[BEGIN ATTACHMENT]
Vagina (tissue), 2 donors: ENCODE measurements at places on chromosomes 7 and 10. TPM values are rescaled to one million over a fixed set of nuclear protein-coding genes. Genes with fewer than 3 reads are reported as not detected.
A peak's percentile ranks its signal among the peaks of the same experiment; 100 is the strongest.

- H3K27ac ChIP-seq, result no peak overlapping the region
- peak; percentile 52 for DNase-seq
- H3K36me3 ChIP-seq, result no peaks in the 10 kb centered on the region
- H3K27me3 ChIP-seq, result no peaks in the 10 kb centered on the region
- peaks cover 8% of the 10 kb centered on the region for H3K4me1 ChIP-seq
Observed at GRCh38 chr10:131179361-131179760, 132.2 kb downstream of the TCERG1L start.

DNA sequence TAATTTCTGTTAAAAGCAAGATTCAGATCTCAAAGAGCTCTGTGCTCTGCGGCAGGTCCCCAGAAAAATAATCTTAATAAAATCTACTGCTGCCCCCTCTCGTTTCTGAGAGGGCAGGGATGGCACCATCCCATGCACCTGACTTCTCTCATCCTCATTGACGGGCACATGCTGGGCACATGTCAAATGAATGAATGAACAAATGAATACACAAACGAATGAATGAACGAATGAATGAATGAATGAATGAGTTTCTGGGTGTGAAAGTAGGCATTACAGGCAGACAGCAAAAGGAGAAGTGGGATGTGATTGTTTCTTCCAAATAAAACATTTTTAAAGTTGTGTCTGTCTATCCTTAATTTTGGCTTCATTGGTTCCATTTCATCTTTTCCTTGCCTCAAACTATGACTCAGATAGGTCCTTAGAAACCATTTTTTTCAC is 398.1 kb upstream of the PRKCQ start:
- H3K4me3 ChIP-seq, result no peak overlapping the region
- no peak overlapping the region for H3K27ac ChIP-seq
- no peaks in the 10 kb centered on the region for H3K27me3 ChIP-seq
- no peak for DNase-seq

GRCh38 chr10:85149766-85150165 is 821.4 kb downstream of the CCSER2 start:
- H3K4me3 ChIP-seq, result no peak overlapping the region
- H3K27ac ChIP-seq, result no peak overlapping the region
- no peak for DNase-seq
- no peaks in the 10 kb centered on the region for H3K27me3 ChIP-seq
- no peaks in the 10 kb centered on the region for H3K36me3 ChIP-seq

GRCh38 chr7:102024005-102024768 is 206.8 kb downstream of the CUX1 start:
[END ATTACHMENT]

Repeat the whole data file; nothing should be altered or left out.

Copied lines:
Vagina (tissue), 2 donors: ENCODE measurements at places on chromosomes 7 and 10. TPM values are rescaled to one million over a fixed set of nuclear protein-coding genes. Genes with fewer than 3 reads are reported as not detected.
A peak's percentile ranks its signal among the peaks of the same experiment; 100 is the strongest.

- H3K27ac ChIP-seq, result no peak overlapping the region
- peak; percentile 52 for DNase-seq
- H3K36me3 ChIP-seq, result no peaks in the 10 kb centered on the region
- H3K27me3 ChIP-seq, result no peaks in the 10 kb centered on the region
- peaks cover 8% of the 10 kb centered on the region for H3K4me1 ChIP-seq
Observed at GRCh38 chr10:131179361-131179760, 132.2 kb downstream of the TCERG1L start.

DNA sequence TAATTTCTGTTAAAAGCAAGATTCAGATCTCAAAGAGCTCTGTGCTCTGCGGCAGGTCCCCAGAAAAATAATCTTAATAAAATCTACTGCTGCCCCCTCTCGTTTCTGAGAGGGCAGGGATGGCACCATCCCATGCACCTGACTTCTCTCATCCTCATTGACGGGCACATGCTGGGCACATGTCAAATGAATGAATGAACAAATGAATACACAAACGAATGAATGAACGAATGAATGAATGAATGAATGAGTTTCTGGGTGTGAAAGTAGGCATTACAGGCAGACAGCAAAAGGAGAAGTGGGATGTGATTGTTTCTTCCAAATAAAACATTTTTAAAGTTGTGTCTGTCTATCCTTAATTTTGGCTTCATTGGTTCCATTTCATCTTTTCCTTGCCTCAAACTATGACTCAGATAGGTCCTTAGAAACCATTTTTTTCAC is 398.1 kb upstream of the PRKCQ start:
- H3K4me3 ChIP-seq, result no peak overlapping the region
- no peak overlapping the region for H3K27ac ChIP-seq
- no peaks in the 10 kb centered on the region for H3K27me3 ChIP-seq
- no peak for DNase-seq

GRCh38 chr10:85149766-85150165 is 821.4 kb downstream of the CCSER2 start:
- H3K4me3 ChIP-seq, result no peak overlapping the region
- H3K27ac ChIP-seq, result no peak overlapping the region
- no peak for DNase-seq
- no peaks in the 10 kb centered on the region for H3K27me3 ChIP-seq
- no peaks in the 10 kb centered on the region for H3K36me3 ChIP-seq

GRCh38 chr7:102024005-102024768 is 206.8 kb downstream of the CUX1 start: